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+2 votes
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3. Once your Boxer is sitting, give praise (Good, sit, good dog), but do not give a treat. 4. Have the leash on the floor, and use your foot to hold it in place. Be sure it has some slack, so that your Boxer can attempt to jump. After all, if he's not allowed to try, he can't learn to control it.
0 votes
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My boxer wraps his wrists so tight He wont tire in the fire, he will win the fight My boxer like a Duracell In the ring, he is the king, he is below the belt In the ring, he is the king, he is below the belt. Mmm man touch. My boxer my defense machine He snaps like this so dont mess with me Watch out!
+9 votes
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Training a Boxer dog to guard is surprisingly straightforward. They are intelligent and relatively easy to train. They are also known to be quite protective so you should be able to bring the guard dog out in him with ease. Youll need to do some territory training to show him where he needs to guard.
–4 votes
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3. Practice the sit command. To make your dog sit, hold a treat in your hand while standing in front of him. Then, use the treat as a lure to get your dog to sit down. Move the treat over your dog's head in an arc so that he will naturally sit down to keep following the treat with his eyes.
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Will My Dog Protect Me From Environmental Dangers. Maybe. Dogs can tell when something is off. Strange smells like gas or more obvious things like fire or a trapped person tell a dog that something bad is happening. The thing is, all dogs are different. While one dog may end up being on the news as the dog who saved his owner by waking him up ...
+5 votes
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5 Myths about Boxers and the Truth Behind Them. The Boxer is a dog breed that originated from Germany, generally used for bull baiting, livestock herding, and as a guard dog. Its a medium to large dog breed at about 21 to 25 inches tall, weighing between 55 to 71 pounds. The lifespan of this crossbreed is around 10 to 12 years.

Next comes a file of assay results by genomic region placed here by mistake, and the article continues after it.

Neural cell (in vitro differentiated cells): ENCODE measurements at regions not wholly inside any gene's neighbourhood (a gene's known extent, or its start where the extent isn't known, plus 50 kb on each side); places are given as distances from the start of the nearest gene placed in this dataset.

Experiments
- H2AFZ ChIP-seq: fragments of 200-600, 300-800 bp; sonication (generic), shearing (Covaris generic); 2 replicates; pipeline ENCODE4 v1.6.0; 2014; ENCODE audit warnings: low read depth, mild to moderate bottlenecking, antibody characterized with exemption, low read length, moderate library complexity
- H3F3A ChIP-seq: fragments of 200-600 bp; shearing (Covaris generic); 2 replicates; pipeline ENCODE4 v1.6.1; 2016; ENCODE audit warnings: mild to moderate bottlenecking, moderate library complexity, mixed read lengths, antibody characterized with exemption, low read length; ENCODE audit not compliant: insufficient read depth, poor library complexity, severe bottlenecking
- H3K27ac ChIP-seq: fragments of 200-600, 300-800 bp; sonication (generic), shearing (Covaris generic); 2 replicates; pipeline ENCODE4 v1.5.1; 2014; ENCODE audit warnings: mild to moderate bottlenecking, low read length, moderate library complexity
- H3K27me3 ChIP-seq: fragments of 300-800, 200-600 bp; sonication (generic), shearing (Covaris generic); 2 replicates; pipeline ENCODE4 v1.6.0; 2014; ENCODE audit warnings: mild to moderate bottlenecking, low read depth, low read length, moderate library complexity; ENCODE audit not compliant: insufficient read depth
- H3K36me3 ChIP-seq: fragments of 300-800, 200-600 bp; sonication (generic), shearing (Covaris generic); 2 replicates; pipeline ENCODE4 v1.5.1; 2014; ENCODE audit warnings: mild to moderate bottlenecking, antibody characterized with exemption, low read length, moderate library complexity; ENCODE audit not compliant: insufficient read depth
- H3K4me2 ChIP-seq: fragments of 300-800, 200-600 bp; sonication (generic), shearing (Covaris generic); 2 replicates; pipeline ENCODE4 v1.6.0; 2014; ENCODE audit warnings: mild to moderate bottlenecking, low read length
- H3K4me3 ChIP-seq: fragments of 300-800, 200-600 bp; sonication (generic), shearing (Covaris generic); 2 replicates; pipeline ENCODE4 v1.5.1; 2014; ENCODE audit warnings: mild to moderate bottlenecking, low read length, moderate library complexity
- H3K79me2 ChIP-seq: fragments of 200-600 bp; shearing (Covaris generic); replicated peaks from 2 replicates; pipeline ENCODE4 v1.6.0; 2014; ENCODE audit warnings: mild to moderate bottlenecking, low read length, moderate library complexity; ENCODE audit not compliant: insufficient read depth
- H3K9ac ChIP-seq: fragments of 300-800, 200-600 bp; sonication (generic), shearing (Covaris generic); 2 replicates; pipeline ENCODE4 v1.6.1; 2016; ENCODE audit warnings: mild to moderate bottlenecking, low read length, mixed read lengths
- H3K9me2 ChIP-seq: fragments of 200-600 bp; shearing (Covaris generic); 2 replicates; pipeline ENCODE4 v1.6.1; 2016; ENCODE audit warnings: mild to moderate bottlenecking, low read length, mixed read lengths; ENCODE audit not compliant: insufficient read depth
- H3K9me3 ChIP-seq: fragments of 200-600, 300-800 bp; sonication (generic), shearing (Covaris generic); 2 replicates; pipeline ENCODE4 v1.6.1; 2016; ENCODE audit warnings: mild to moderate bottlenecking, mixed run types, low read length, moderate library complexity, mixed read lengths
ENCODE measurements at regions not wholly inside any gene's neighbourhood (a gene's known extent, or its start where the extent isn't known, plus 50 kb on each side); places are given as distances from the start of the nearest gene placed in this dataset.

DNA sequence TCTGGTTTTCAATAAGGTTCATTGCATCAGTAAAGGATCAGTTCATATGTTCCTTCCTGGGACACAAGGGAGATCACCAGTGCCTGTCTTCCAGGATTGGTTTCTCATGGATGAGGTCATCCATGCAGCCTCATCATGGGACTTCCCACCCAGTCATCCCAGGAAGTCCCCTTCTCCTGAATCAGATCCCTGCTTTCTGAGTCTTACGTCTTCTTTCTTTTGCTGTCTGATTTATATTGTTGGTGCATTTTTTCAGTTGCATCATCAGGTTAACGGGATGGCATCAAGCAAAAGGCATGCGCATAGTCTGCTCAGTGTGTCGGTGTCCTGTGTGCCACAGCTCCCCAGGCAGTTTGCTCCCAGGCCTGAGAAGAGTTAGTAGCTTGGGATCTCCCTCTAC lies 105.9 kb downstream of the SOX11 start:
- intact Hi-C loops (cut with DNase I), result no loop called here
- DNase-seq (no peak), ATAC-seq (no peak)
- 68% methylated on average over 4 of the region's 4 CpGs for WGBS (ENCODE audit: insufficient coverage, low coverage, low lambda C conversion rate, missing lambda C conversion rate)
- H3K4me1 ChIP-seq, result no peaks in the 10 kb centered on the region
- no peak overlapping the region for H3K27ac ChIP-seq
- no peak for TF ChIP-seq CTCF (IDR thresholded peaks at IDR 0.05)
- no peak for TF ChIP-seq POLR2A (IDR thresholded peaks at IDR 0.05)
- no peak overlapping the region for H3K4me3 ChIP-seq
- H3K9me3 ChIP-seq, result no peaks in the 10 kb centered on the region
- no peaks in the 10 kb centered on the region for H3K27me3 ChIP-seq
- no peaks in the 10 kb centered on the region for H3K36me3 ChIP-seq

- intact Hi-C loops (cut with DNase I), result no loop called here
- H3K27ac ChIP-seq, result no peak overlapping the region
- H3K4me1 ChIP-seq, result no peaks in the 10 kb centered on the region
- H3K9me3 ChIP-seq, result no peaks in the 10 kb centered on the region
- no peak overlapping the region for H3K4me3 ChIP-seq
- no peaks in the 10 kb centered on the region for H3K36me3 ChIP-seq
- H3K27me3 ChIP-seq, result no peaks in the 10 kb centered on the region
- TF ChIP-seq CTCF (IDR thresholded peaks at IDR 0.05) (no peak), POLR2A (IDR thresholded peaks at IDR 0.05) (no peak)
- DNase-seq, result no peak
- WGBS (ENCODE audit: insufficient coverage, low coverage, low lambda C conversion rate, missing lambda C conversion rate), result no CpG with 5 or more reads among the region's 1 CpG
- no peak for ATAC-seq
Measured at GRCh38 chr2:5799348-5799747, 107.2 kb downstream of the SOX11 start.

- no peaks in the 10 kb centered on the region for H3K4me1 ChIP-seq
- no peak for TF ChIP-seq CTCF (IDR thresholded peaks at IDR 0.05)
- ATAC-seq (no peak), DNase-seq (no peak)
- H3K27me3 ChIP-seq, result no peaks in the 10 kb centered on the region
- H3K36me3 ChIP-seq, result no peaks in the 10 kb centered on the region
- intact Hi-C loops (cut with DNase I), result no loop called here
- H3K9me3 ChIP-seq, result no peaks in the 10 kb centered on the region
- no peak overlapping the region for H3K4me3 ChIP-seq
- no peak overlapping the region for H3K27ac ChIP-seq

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My daughter raised her from birth and the rest of us got to know her at about 6 months of age. Let me say that I have come to love this big goofy dog who is very strong-willed, loves children, natural escape artist but also is content to lay down and lick my feet or behind my ears. However, as a protection dog, she inspires no confidence in me.
+3 votes
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Your Boxer's Protective Side

With a protective nature, Boxers make great guard dogs when properly socialized and trained. They form powerful bonds with their families and are especially patient and protective over children. So, they'll face down potential threats with bravery.
+7 votes
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Personally, I love having my Boxers, Janice and Leroy, in my lap. Well, sort of in my lap, LOL! Theyre kind of able to get halfway up, with their front paws on my thighs (and sometimes my shoulders!) and then they just kind of lean into me. Its sort of the Boxer equivalent of a hug.
+1 vote
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Unsocialized Boxers are dangerous but well-socialized Boxers are not. Despite the fact that they are top 10 dangerous dogs, socialized Boxers not at all dangerous. Boxers are one of the top 10 dangerous dogs according to U.S Dog Bite Fatalities but this does not mean that they are dangerous. The attacks have their reason behind it.
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" Will my Boxer protect me and my kids? " Would most dogs protect your home from burglary? " Will my Cocker Spaniel protect me if I am attacked? " Would my Siberian Husky protect me? " Do Beagle protect home or me if I am getting hit? " Will my pet dog protect me from intruders? " Can dogs really keep thieves away from your ...

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